small losses

So I mourned the loss of my marriage. And maybe even more, I mourned the loss of my hopes for the marriage.

On and off, over the last couple of years I’ve thought about how much loss there has been in my life.

It’s hard to talk about it without feeling as if I might be inviting my friends and family to a pity party.

That’s not exactly what it is. It’s more a realization that, yes, my life has contained an awful lot of loss. I don’t know why. I’ve stopped trying to figure out if there is a why. It is what it is. And it was what it was. From childhood on into old age.

That’s where I live now, right? Old age? Even if 60 is the new 40.

Really. Come on. It’s best to call it what it is.

And loss. Grief. It’s universal. The Buddha told a grieving mother to bring him a handful of mustard seeds from homes where there had been no loss, no grief. We know how that ended.

Sorrows, fear, distress, they’re real. We all deal with them. We are all in this together.

Lately, I’ve been feeling a strange sense of emptiness wash over me. Emptiness with something warm and hopeful inside.

In fact, maybe it isn’t emptiness at all; maybe it’s that sense of wide-open freedom I keep talking about.

If I sit quietly with it, listening, I know it is certainly not going to drown me. I’m so certain of this.

At the beach yesterday, I felt as if I was being lifted up by all the elements around me. Floating above the wide and storm-washed Pacific.

Moments like this, I sense that there is something so delicious around the corner.


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running its course

I see that walking away from my marriage, although I didn’t want to do it initially, is completely in my best interest.

Really, it was my ex who walked away.  He wanted a new life, in a new place, with a new person.  And even with all of that, he didn’t want a divorce.  He was resolute in that, mainly for his own financial reasons.  My own act of  “walking away” turned out to be the act of filing for the divorce.  He was angry about it.It was scary for a while. And now it’s done.

During the last four years, I’ve spent plenty of time thinking I’d failed or we’d failed.  That is beside the point.  The relationship is gone and  I’m still here.  I have to apply strength and courage to my walk into the future. And at my age, in my circumstances, the future I’m talking about is close. It may be next year, next week, or it may be the next twelve hours.

Whatever the relationship was that formed my marriage – it’s run its course.

That trail has ended.

“Trail’s End,”  I saw a ranch high up in the Marianas with a big sign saying that.

That trail has ended.  Now, I feel like I’m standing in a meadow with an expanse of flowers all around me, after a long climb up a pretty steep trail. The sun is warm. The wind is fragrant. It’s a living dream. I’m ready to move out into that field.

field of yellow  flowers and yucca and rocks

field of yellow and purple flowers2

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pain, reconsidered

Pain does some weird things to a person.

Over the last 48 hours I’ve moved from contentment to dread to deep discomfort with my discomfort. In the process, I hit a brick wall of fear and sadness.

Pretty typical.

Depression lights upon me. It goes. It comes back. I try to see it as the shadow of a raven passing overhead. A raven and a cloud. They will pass. There may be some havoc. Or maybe not, maybe not.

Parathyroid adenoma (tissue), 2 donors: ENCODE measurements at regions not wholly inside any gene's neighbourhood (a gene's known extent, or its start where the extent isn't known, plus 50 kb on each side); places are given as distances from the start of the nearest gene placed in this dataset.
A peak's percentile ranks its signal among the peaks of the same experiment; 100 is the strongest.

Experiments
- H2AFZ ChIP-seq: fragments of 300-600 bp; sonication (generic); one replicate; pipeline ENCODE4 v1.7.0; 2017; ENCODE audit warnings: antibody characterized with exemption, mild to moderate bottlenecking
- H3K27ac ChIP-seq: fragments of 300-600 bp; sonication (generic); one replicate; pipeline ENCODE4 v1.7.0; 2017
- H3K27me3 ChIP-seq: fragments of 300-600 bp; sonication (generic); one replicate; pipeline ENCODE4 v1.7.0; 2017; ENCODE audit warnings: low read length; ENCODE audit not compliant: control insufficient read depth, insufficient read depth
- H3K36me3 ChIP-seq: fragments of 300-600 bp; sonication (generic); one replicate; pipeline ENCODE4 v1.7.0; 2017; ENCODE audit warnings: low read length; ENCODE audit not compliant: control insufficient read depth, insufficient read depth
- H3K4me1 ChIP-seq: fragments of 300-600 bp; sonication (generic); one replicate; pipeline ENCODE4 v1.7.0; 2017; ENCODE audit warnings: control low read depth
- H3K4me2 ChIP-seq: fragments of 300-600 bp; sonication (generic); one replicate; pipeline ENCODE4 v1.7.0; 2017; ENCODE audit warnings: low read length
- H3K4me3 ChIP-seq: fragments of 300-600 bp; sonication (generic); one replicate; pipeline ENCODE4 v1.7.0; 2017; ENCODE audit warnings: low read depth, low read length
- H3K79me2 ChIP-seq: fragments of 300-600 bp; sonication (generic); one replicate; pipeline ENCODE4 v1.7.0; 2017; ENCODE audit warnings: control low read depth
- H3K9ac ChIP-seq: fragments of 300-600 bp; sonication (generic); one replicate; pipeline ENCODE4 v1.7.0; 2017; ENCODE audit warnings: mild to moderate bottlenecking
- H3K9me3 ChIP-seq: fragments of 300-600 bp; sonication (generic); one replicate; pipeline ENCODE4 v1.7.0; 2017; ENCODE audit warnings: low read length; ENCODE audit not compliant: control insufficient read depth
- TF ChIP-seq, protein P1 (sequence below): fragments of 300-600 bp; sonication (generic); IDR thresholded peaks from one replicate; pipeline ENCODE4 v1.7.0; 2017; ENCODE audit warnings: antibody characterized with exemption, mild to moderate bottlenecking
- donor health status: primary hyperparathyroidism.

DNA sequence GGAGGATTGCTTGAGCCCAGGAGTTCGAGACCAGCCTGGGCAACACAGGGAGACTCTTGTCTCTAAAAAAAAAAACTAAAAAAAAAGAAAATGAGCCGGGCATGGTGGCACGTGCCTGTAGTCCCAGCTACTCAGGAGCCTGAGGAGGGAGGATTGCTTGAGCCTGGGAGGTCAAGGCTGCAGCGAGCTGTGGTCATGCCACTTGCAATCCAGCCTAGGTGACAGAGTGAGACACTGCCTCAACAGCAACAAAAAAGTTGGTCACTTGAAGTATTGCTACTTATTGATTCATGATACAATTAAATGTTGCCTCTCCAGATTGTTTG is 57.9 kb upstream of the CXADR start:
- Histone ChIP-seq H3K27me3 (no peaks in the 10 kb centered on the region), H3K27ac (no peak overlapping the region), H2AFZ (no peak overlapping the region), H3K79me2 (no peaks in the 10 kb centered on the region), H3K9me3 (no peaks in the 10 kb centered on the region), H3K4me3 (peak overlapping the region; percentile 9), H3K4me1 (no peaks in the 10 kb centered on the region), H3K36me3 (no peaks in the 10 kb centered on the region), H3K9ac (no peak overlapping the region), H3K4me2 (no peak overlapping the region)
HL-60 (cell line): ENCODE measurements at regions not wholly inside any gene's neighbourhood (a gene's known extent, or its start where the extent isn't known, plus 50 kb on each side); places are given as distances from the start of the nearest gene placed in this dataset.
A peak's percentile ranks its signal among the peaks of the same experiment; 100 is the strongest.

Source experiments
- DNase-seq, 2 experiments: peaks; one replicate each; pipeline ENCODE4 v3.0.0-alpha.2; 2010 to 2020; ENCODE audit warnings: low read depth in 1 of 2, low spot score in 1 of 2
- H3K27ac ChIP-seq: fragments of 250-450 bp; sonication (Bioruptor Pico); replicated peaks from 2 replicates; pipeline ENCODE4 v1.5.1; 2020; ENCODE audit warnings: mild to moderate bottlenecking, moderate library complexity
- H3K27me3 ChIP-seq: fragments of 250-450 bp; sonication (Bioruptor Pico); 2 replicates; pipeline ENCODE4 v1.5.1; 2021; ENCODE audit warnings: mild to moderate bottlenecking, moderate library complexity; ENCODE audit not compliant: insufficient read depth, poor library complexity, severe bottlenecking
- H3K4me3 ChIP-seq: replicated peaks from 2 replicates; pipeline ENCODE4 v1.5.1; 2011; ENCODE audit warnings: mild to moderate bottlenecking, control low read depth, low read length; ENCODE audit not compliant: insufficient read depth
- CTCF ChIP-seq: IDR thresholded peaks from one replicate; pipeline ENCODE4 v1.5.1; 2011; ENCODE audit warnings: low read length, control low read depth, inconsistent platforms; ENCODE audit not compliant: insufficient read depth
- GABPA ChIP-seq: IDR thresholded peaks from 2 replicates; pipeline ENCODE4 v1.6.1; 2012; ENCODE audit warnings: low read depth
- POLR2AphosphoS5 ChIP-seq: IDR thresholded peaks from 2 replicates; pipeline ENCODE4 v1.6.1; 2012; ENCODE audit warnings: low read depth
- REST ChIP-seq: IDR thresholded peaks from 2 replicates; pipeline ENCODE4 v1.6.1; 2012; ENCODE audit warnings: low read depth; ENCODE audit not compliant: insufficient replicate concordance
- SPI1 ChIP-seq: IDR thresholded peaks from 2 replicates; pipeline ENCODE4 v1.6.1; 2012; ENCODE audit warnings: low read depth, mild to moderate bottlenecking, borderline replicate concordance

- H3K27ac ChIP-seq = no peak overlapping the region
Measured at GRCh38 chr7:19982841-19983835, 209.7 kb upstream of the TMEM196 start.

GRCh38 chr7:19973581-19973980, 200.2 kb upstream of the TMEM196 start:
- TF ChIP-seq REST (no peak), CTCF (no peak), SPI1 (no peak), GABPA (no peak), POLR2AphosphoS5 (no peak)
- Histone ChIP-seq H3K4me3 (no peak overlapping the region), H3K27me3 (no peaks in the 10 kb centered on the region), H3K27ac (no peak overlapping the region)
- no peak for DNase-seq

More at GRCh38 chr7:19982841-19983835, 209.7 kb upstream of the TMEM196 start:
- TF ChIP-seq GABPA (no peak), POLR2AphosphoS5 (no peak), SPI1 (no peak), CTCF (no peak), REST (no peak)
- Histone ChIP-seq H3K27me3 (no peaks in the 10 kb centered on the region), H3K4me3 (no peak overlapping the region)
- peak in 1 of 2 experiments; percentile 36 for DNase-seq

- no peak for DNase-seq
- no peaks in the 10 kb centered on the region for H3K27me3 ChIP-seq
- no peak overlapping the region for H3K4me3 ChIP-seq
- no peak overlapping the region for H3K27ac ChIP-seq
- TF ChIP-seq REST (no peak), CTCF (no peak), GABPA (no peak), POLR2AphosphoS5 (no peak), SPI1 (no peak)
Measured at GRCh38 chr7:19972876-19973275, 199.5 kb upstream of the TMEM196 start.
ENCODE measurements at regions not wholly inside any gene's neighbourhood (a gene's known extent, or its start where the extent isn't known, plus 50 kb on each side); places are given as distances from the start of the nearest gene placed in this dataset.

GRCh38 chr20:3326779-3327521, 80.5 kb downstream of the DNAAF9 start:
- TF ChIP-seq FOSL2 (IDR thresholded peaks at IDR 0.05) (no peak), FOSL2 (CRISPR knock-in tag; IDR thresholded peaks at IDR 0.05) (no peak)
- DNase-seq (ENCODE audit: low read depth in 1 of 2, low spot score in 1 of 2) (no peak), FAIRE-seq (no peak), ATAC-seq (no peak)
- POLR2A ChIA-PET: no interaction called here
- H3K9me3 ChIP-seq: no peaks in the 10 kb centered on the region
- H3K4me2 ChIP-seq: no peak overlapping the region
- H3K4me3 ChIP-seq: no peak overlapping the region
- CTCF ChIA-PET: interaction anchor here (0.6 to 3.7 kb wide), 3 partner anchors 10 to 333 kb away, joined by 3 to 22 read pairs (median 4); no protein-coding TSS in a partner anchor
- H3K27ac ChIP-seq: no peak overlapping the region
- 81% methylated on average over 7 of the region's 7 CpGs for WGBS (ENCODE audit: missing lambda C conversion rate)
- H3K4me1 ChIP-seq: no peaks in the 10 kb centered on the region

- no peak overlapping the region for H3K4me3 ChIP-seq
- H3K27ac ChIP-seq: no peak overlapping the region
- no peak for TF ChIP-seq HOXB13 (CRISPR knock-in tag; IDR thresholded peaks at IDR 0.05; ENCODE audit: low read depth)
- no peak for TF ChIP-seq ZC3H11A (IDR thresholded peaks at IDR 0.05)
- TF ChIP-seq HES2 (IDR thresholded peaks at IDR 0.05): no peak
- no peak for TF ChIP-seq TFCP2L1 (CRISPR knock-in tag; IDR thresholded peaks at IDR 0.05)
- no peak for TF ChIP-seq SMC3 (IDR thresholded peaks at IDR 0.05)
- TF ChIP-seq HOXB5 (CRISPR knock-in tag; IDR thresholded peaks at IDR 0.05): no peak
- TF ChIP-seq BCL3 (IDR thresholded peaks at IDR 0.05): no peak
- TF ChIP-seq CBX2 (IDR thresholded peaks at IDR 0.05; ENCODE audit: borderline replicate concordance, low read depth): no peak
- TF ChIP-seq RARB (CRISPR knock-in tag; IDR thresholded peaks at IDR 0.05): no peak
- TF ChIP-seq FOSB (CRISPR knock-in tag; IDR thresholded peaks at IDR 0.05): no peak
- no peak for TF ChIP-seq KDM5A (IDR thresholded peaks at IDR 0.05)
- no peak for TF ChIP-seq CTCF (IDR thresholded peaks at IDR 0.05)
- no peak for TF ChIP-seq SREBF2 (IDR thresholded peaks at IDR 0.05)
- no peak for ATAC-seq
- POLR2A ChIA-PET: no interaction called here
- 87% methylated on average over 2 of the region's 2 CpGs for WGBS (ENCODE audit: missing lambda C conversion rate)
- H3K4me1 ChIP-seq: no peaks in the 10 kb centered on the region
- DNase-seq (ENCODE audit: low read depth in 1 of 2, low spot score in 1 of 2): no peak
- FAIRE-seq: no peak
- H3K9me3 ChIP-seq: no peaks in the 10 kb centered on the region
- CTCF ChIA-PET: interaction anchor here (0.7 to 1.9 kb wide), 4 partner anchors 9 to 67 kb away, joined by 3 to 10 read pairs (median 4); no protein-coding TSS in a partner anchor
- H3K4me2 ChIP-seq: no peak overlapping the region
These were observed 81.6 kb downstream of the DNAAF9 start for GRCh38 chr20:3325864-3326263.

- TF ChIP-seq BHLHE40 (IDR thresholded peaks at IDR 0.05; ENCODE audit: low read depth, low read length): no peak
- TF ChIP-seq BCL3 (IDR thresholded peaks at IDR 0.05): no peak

Raven by Erin Ward

Raven by Erin Ward

Will this ever stop? Most experts say no, get used to it.

They pat you on the head and send you home with a “make the best of it” and some meds that don’t work. They work for some, maybe 30% of the patients. Good for that, I suppose.

Change your diet this way, exercise that way. Think like this. Don’t think like that.

And those who want me to meditate more or in a different way — they remind me of the Christians I used to know who always said: read the Bible, pray more, turn it over (and over and over) to God more. Enough.

It was enough then. It’s enough now. Don’t please go there with me anymore.

I know about the alternative treatments. Of course I try them. I’ve been trying them. I’ll listen to you, but don’t tell me I’m going to get better if I use your one magical cure.

That’s the thing about intractable pain. It’s intractable.

When supplements that hold promise don’t work. When side effects are as bad as the pain situation. When there’s no cure. When people look at you oddly because they’ve never heard of it. Because you’ve never heard of it, maybe it’s not real.

Then. Then. Then if you care about me, sit with me, walk alongside me, but let me go slower than I have in the past. Then life gets pared down to its barest of necessities.

Maybe (since I really have no choice) that can be a good thing. It can be a good thing when you tend to be a person who complicates stuff unnecessarily. Maybe sometimes “no other choice” can be helpful.

I have my own commitment to move through the pain storms into a space of deeper equanimity.

I have a friend with the same kind of illness. He calls the daily pain “background noise”. And it is like that sometimes. Sometimes that’s what it is. So you look at it that way and save your bigger energy for the pain that bursts out to the forefront.

Pain saps varying amounts of your energy. I have to get used to that. This isn’t easy for a life-long high-energy person. It isn’t easy for people who know me and people who care about me. I’m not the same person. I am, but I’m not.

I’m having to learn to live in a new way and, honestly, at my age, I don’t exactly want to.

There have been just so many changes in the last four or five years.

For now, I still have the night sky and all of those stars, the wind, the distant mountains, the hint of a sea breeze.